Vitamin E that is available in the form of a dietary supplement, oil, and powder is listed with a “d” prefix (for example, d-alpha-tocopherol) when it is extracted from natural sources. However, its synthetic version comes with a “dl” prefix such as dl-alpha-tocopherol.
Many pet foods have added Vitamin E because of the benefits it provides both to the dog and the lifespan of the product. Of the two forms of molecules, tocopherols, and tocotrienols, tocopherols are those more-commonly added to pet foods and supplements in the form of ‘mixed-tocopherols”
However, there are also many ways to incorporate foods rich in Vitamin E in your pet’s diet.
Vitamin E is high in protein sources like eggs. You can also find it in vegetables and nuts like dandelion, spinach, and other green leafy vegetables, peanuts, and sunflower seeds. Plant oils, including coconut, hemp, olive, safflower, and others are also good sources.
Can a Dog Overdose on Vitamin E?
Vitamin E is one of the four vitamins (along with vitamins A, D, and K) that are fat-soluble for both humans and animals. This means they are stored in the fat of the liver, so an overdose is possible.
One particular side-effect of excessive vitamin E can affect blood clotting by inhibiting normal platelet aggregation (clumping) has been noted in patients taking vitamin E supplements, but not those consuming diets containing vitamin E
So remember to talk to your vet before giving your dog any supplementation
Can dogs take human vitamin E supplements?
Dogs can take human vitamin E supplements. In fact, human vitamin E supplements are often of a higher grade than the canine equivalents!
What makes a good Vitamin E supplement?
As with all our supplements, you need one containing only the finest natural ingredients. In addition you should ensure that the extraction process and packaging ensure the right amount of vitamin E and Omega 3 & 6:
- Oil is extracted gently, avoiding heat, light, and oxygen to provide extremely high-quality oils
- Oxygen and light-blocking packaging to reduce oxidation
- High levels of natural Vitamin E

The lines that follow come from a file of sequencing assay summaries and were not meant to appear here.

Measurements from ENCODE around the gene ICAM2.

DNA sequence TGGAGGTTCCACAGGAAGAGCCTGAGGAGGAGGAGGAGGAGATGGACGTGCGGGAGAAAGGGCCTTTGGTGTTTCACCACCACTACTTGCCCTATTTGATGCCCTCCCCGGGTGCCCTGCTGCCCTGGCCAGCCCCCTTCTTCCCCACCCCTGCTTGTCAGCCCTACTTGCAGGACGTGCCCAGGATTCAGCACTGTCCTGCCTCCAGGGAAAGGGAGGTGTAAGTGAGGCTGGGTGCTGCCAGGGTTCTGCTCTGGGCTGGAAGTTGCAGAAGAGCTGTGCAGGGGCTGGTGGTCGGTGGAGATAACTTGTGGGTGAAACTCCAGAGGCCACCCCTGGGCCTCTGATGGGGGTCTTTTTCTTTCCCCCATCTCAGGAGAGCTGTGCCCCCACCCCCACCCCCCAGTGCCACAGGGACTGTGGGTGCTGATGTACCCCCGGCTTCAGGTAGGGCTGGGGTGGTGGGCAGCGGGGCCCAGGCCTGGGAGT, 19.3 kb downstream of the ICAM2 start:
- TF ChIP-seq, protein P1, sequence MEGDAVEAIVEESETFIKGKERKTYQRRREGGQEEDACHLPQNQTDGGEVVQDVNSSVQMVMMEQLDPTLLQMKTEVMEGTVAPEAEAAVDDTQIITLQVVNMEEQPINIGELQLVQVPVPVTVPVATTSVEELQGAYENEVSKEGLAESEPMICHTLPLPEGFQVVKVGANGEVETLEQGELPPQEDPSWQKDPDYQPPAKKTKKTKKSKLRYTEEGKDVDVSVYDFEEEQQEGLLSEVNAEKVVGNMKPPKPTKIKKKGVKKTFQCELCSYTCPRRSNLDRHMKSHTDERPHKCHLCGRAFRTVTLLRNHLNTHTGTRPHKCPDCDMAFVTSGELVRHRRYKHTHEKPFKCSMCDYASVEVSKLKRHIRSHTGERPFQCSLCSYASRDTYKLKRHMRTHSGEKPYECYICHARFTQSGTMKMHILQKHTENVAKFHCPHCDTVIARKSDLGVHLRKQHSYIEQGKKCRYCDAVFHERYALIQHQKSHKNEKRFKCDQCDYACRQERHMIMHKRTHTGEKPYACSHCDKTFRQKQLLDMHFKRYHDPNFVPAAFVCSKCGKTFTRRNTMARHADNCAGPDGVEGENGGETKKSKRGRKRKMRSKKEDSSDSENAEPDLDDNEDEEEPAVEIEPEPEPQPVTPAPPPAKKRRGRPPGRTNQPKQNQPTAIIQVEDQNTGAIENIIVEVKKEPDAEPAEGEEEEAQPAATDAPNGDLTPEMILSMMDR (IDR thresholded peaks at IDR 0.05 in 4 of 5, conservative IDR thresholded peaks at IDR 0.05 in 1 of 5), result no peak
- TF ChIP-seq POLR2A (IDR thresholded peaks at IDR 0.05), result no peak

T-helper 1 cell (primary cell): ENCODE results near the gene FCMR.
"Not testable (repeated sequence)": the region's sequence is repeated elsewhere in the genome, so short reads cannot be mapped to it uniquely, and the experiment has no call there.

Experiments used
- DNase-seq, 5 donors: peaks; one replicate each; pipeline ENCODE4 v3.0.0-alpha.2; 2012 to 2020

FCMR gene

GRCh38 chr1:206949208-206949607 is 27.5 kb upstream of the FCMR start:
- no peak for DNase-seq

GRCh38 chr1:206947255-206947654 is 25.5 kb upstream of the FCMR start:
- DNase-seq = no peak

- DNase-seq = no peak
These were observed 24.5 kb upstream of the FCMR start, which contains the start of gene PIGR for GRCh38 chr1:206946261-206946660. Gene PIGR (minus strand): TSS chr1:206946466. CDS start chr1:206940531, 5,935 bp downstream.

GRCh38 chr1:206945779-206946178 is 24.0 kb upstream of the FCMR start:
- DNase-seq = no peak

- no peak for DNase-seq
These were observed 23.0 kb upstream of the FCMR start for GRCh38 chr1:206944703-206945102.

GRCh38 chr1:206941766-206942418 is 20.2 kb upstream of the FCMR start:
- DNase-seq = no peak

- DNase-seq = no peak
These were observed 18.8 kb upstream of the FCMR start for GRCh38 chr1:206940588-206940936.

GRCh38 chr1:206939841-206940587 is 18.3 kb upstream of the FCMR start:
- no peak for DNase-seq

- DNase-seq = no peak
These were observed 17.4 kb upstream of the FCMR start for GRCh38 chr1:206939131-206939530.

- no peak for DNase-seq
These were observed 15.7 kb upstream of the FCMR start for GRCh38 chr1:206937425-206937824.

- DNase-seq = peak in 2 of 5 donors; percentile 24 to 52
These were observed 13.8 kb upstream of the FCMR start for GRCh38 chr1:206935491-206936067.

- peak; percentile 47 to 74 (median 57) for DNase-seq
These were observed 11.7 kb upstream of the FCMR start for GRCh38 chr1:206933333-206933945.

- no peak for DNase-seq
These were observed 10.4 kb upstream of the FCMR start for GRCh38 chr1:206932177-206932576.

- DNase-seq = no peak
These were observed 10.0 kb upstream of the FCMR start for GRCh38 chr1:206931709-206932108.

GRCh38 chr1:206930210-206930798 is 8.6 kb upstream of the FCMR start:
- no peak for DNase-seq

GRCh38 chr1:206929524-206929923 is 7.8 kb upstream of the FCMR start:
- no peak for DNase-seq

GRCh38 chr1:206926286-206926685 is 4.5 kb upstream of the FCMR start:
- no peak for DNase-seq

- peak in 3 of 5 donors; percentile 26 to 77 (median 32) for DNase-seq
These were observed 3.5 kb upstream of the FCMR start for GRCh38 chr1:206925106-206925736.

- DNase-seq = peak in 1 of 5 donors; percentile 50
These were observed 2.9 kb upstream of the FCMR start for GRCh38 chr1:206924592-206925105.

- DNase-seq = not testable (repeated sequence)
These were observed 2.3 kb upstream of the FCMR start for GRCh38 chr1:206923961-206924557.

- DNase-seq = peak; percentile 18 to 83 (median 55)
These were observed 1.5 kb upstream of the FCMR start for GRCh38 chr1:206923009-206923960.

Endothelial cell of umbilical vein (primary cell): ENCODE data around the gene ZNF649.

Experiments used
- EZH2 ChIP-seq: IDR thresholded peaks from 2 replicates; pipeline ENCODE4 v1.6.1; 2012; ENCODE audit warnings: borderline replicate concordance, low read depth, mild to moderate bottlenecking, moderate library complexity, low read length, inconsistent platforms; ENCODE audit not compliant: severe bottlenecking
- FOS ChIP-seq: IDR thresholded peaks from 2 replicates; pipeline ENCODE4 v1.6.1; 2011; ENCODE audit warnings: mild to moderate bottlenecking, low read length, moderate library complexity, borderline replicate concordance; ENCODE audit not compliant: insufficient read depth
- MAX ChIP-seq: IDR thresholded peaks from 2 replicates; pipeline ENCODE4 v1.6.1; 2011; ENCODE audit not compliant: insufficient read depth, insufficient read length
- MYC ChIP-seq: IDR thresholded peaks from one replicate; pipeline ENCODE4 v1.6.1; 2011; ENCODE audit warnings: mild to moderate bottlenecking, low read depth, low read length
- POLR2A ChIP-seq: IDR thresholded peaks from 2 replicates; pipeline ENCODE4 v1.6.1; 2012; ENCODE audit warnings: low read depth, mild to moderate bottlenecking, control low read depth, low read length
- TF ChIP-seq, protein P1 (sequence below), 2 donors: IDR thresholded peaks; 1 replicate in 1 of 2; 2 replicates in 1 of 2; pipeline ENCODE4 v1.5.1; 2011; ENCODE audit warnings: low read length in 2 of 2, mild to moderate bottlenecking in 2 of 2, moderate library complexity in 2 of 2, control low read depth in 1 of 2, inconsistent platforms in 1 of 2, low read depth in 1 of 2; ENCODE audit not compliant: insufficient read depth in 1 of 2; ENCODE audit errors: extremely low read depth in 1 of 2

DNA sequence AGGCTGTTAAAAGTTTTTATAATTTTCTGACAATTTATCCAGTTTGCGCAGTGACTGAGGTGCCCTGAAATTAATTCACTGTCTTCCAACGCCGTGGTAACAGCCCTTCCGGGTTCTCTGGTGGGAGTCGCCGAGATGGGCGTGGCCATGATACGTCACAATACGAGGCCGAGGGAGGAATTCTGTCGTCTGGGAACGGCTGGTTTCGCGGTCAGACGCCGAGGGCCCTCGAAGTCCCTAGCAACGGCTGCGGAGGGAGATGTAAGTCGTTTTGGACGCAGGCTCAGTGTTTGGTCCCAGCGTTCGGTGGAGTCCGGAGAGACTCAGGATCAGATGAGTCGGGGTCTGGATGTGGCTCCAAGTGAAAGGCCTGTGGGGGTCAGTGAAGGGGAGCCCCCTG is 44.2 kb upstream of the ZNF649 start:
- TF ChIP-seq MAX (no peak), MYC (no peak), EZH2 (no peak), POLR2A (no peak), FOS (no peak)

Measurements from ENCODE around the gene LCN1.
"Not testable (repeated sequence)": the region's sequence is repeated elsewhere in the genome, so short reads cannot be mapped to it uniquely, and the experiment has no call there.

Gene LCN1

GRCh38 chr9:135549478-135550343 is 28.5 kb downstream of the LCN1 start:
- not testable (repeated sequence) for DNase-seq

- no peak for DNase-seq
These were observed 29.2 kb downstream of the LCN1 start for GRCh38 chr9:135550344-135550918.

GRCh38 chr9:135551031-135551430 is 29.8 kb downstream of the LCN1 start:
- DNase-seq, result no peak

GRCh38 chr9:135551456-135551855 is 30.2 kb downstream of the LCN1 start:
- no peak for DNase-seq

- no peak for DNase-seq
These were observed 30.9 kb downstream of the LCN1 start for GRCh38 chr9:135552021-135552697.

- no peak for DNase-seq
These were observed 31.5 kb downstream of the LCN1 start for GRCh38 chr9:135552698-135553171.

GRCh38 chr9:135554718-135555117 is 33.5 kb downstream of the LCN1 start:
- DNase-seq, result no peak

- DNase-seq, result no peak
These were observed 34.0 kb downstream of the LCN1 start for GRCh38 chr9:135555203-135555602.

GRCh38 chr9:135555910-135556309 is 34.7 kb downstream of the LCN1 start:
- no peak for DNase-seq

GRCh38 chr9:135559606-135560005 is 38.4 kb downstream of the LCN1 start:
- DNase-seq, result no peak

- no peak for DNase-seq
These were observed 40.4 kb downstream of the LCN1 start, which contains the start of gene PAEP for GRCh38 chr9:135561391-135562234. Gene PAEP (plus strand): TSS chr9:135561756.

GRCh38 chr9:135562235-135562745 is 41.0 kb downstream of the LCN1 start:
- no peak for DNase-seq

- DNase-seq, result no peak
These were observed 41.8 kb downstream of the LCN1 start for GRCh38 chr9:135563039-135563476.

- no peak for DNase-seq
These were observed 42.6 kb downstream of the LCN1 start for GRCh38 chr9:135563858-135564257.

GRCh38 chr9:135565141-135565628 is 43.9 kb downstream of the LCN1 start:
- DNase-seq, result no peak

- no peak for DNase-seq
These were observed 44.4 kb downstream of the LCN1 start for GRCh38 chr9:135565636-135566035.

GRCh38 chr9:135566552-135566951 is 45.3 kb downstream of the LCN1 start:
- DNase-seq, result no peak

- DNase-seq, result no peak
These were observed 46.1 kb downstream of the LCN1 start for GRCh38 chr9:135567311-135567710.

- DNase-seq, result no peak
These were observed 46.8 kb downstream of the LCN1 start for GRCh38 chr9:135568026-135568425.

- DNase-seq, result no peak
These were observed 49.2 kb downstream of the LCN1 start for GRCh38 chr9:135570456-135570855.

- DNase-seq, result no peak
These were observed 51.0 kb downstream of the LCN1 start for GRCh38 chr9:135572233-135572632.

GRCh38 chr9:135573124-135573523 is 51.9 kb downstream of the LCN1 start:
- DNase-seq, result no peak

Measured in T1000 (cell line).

This means you can be confident they have the right blend of Omega 3 & 6 oils and plenty of natural vitamin E to support your pet’s skin health.
How Else Can I Give My Dog Vitamin E?
Most veterinarians will recommend that vitamin E be given orally, but if a dog’s skin problems are localized, vitamin E oil can also be applied directly to the skin.
Can you use Vitamin E oil on a Dog?
Rubbing vitamin E oil on your dog’s skin and fur can help treat skin problems. Be it dry, flaky or itchy skin, the application of vitamin E oil can work wonders to resolve skin issues and help in maintaining a shiny coat.
If your dog likes the bathtub, try adding Vitamin E oil to the water in the tub.
Vitamin E for Warts
Vitamin E known for its cellular regeneration properties can also contribute to healing the damaged skin associated with warts. It essentially allows the skin to repair itself.
To treat your dog’s warts, break open a vitamin E capsule and apply its contents to the affected area a couple of times every day. You should see results within 2 weeks and in approximately 5 weeks your dog’s warts should be gone.
Vitamin E for Ear Infections
Placing one drop of vitamin E oil into the infected ear can be helpful to alleviate the pain and inflammation associated with ear infections
After cleaning the ear, puncture a vitamin E capsule and then apply a drop of the oil into the dog’s ear. You may need some kind of dripping rod to drop this into your dog’s ear accurately or get one that comes with a pipette
Vitamin E is a hugely important antioxidant that destroys the free radicals in your dog’s body.
Vitamin E also plays a particularly important role in skin health and fertility and is also important for the proper function of the immune system. It’s a key ingredient in a shiny and luscious coat!
Vitamin E also ensures other ingredients in pet foods and supplements stay at their best. It prevents the oxidation of fatty acids in the food which leads to them going off.
The good news is that your dog is probably getting enough vitamin E in their diet. However, these are fat-soluble and are stored in the fatty tissues within the body and so can be problematic if overabundant
So while vitamin E supplements are something to be considered, depending upon your dog’s health and lifestyle, they are certainly no substitute for a healthy diet containing all of the nutrients needed to live a happy and healthy life.
- 1 What is Vitamin E?
- 2 Is Vitamin E Good for Dogs?
- 3 What does vitamin E do for dogs?
- 4 Vitamin E, Antioxidants and Free Radicals
- 5 What Else Does Vitamin E Do?
- 6 How do I know if my dog isn’t getting enough Vitamin E?
- 7 How much extra vitamin E does my dog need?
- 8 How Else Can I Give My Dog Vitamin E?
- 9 Conclusion